Monday, February 17, 2014

Walden Warming: Climate change comes to Thoreau's woods

Posted by Richard B. Primack 

In his meticulous notes on the natural history of Concord, Massachusetts, Henry David Thoreau records the first open flowers of highbush blueberry on May 11, 1853. If he were to look for the first blueberry flowers in Concord today, mid-May would be too late. In the 160 years since Thoreau’s writings, warming temperatures have pushed blueberry flowering three weeks earlier, and in 2012, following a winter and spring of record-breaking warmth, blueberries began flowering on April 1—six weeks earlier than in Thoreau’s time.  

For the past 12 years, my students, colleagues and I have been investigating the effects of climate change on the plants, birds, and insects of Walden Pond and the surrounding area of Concord. By combining Thoreau’s observations from 160 years ago with modern observations, we have used Concord as a living laboratory to study the impacts of a warming world. In a new book due out in early March, I describe this scientific adventure. And in the final chapter, I try to imagine how Thoreau would react to the modern challenge of climate change, and what his advice would be for dealing with this crisis.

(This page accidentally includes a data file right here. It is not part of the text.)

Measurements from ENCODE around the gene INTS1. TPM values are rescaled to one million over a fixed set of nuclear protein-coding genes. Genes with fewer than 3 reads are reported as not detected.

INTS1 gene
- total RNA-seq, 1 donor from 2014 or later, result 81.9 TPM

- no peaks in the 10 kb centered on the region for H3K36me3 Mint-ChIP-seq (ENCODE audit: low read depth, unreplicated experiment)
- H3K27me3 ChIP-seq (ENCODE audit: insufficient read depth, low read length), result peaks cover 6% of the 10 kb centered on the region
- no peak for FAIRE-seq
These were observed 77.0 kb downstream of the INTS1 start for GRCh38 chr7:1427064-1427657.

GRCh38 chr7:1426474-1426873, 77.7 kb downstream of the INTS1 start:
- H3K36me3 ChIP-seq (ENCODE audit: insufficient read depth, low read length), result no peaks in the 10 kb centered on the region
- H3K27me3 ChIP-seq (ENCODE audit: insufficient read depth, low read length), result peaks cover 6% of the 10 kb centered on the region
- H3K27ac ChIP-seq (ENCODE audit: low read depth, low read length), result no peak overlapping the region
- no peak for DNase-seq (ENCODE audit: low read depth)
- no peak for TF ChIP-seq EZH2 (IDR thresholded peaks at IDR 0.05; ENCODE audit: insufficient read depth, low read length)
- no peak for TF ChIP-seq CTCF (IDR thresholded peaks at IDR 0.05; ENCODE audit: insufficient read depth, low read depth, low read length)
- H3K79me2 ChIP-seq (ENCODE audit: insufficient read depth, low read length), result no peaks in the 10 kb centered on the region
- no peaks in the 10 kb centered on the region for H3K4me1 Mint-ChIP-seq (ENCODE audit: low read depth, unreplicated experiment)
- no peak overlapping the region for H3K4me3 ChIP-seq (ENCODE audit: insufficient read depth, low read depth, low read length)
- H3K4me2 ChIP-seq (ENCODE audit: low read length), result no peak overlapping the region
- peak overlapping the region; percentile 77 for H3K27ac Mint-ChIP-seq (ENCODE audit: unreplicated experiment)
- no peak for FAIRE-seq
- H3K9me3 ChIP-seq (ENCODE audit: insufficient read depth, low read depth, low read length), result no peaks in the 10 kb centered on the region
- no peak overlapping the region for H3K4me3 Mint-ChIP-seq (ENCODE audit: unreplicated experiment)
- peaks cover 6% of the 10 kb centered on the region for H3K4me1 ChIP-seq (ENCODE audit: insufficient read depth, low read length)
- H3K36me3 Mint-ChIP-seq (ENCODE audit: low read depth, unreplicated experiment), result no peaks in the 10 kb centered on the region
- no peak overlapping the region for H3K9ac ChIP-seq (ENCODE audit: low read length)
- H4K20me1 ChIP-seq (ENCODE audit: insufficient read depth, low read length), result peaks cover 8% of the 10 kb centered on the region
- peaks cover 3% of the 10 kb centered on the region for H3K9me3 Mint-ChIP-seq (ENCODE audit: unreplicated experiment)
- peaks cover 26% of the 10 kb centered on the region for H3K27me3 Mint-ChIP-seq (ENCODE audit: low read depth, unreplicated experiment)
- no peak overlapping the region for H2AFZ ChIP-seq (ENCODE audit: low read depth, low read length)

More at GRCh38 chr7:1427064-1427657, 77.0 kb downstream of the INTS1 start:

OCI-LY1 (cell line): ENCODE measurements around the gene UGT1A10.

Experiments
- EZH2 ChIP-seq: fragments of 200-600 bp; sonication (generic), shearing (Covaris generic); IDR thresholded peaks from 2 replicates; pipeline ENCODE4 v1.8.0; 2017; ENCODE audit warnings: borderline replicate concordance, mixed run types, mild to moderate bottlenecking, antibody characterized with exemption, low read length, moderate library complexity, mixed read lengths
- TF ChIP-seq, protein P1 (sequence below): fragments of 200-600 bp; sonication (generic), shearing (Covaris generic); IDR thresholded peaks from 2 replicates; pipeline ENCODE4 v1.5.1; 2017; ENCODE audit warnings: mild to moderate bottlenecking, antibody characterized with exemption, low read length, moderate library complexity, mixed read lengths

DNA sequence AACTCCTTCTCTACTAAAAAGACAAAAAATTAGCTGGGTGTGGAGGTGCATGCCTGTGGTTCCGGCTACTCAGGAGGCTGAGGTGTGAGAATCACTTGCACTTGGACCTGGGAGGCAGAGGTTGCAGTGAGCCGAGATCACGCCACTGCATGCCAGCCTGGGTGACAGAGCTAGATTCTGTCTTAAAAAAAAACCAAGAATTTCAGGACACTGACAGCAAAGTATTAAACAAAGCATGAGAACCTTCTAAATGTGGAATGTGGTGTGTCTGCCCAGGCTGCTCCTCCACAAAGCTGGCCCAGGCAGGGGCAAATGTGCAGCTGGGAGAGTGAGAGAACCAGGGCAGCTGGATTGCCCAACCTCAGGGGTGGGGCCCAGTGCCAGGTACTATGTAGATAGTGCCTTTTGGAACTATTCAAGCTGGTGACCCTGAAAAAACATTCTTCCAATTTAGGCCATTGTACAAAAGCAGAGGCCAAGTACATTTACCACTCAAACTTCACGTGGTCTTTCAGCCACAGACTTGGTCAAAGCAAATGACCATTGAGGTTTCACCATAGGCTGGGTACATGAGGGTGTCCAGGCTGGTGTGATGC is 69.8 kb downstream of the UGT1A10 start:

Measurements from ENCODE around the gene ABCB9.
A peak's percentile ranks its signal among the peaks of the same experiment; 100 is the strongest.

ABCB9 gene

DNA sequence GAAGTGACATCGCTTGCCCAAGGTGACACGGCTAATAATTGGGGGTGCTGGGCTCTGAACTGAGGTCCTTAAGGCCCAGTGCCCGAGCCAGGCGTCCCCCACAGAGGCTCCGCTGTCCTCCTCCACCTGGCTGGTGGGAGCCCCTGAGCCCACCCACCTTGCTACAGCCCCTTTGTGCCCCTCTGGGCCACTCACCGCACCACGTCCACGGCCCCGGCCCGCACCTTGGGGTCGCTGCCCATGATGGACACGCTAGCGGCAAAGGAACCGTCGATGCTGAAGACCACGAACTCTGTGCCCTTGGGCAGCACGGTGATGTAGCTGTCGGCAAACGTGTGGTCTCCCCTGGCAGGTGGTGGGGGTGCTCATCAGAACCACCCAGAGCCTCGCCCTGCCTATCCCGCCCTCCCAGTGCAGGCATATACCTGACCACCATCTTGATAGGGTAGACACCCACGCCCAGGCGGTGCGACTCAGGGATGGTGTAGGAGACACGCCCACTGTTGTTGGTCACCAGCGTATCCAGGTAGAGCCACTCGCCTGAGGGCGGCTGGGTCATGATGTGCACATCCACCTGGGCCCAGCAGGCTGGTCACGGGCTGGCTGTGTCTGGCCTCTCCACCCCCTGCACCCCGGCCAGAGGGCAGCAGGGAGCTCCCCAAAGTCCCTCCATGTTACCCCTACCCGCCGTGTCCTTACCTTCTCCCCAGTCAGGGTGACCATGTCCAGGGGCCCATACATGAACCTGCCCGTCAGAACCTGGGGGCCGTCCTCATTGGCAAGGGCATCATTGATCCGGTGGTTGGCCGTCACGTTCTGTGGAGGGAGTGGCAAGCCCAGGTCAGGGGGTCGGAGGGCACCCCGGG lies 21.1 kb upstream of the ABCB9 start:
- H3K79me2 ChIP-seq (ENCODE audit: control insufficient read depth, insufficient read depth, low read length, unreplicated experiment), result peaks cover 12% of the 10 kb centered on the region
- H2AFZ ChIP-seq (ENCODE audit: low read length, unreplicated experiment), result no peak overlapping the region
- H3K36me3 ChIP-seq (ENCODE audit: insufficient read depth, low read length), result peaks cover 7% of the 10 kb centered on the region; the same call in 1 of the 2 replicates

Find more information on the book here.

1 comment:

  1. Richard Primack will be speaking at the Thoreau Institute in Lincoln, MA on Thursday March 27th about his new book, Walden Warming.

    Don Henley said, “this is an important book that should be required reading for everyone who cares about the future of our planet, and especially for those who remain skeptical about the threats of climate change. What better place to chronicle the effects of global warming than in the cradle of the American environmental movement – Thoreau’s Walden Woods.”

    Please join us at 7pm for wine/cheese reception made possible by the Concord Cheese Shop and the free lecture 7:30 pm. A book-signing follows.